The coroner in the Princess Diana inquest has said he may appeal against a ruling blocking the use of statements from paparazzi who refuse to attend.
Princess Diana was being pursued by paparazzi when she died
Lord Justice Scott Baker had said the French photographers' statements could be admitted as evidence.
However, the High Court backed a challenge to this ruling.
The princess, her companion Dodi Al Fayed and their chauffeur Henri Paul died when their car crashed in Paris while being pursued by photographers.
The coroner said the High Court judgement could make it hard to present vital evidence.
The photographers were asked to appear in person at the hearing.
They declined, and the French government has backed their right not to appear.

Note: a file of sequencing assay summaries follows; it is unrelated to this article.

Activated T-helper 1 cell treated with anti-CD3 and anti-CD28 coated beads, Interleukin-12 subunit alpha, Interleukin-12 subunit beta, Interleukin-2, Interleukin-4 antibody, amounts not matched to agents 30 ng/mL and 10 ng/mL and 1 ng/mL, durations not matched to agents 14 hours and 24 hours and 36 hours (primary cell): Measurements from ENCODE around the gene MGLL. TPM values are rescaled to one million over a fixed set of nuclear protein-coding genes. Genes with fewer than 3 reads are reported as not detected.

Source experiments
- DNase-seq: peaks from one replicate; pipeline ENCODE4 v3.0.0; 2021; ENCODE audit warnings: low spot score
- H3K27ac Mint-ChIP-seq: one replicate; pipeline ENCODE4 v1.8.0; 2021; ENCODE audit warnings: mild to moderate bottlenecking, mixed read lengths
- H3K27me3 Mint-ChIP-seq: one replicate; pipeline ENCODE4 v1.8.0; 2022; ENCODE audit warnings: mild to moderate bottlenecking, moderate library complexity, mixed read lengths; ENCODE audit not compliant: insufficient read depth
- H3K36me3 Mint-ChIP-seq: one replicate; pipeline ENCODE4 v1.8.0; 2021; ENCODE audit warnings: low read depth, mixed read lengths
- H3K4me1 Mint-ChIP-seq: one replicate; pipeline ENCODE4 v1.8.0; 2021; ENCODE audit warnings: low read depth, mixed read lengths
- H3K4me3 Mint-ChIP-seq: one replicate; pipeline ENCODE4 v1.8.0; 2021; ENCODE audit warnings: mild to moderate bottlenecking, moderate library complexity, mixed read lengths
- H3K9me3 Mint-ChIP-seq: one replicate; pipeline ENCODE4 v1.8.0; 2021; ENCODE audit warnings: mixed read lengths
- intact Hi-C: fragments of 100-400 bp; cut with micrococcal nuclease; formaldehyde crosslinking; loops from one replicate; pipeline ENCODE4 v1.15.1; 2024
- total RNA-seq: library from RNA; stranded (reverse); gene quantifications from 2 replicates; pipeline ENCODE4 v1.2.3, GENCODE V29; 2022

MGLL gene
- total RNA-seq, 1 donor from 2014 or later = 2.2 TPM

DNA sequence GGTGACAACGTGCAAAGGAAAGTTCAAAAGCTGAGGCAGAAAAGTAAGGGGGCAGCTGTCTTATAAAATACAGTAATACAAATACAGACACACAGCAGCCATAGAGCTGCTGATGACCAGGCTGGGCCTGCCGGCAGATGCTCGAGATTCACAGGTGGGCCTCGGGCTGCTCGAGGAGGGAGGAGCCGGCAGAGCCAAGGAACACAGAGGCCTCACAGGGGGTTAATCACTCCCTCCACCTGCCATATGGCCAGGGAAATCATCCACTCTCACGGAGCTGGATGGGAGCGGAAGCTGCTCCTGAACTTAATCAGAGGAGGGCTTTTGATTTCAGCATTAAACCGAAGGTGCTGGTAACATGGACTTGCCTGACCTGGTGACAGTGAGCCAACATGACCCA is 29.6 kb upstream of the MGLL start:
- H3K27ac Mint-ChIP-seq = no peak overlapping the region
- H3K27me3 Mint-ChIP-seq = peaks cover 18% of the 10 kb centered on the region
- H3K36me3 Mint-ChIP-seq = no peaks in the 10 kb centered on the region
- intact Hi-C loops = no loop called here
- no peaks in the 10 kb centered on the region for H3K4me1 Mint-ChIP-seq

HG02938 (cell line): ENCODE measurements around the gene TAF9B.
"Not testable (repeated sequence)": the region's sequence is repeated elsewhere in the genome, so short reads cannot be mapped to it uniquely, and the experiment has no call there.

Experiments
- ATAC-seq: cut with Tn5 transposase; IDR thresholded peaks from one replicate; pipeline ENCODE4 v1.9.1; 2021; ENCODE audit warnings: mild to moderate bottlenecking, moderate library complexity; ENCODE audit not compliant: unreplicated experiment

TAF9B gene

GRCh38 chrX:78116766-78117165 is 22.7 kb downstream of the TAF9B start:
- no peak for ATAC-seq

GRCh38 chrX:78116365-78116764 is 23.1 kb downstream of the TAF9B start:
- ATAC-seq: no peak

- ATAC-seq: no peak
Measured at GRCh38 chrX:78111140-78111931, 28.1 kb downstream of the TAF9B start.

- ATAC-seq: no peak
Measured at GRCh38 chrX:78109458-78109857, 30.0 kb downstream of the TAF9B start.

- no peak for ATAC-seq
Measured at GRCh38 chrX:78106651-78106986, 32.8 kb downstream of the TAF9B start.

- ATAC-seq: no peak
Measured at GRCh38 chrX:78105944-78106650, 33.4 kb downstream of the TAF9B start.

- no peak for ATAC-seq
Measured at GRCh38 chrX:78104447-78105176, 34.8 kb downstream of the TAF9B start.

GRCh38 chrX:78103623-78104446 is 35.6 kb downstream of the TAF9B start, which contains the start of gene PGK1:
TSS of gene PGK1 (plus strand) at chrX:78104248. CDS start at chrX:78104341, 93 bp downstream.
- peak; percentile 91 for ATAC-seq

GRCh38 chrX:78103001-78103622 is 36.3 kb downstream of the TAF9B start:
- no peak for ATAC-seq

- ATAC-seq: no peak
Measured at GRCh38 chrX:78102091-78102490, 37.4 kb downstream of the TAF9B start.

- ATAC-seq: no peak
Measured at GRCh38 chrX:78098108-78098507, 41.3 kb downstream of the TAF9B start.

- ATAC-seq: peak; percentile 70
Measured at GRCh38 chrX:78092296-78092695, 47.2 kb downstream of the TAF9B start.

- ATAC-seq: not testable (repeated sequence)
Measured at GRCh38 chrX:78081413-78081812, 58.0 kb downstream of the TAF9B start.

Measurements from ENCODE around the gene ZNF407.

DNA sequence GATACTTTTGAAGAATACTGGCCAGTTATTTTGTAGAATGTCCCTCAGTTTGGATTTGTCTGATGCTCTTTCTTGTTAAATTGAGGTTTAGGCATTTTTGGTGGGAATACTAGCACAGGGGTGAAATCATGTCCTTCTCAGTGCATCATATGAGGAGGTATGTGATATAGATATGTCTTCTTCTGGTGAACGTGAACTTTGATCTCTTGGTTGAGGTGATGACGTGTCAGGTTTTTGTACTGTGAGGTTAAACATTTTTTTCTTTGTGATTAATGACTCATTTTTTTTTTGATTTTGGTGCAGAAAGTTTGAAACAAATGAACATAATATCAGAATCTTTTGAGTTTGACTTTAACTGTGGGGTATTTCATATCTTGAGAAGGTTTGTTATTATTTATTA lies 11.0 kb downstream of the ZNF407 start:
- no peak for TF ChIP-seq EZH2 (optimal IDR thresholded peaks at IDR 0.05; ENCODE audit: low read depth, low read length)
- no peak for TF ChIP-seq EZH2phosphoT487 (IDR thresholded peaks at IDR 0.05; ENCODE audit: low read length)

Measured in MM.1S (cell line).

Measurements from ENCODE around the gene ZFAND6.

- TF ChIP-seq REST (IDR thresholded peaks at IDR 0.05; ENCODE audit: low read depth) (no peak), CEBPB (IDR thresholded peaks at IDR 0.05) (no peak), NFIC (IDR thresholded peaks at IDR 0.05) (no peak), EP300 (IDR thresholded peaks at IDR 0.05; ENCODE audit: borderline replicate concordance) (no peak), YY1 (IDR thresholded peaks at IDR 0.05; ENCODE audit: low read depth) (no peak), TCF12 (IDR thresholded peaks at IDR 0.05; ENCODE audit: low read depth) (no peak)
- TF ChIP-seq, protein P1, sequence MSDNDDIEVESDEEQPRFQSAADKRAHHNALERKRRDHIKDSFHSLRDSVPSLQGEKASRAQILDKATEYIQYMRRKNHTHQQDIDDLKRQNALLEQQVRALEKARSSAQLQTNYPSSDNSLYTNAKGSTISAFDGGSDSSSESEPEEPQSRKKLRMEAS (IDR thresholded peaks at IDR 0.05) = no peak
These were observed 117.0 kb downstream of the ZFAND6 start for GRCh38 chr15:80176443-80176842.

Lord Justice Scott Baker decided their statements could be read to the jury, in order to allow the evidence to be heard.
But lawyers acting for the family of Mr Paul and for Mohamed Al Fayed, Dodi's father, said they should be able to cross-examine the paparazzi.
They argued that the Coroners' Rules 1984 prevented the admission of purely written evidence unless it was "unlikely to be disputed".
On Tuesday, Judges Lord Justice Thomas and Mr Justice Aikens ruled in their favour.
But Lord Justice Scott Baker said he had immediately and successfully applied for leave to appeal their judgment.
In a statement, he said the judges' decision could "add materially to the length and cost of these inquests", and make it "more difficult" to allow the jury to hear evidence from absent witnesses.
He added that he was "determined to do his utmost to ensure that all relevant evidence is put before the jury".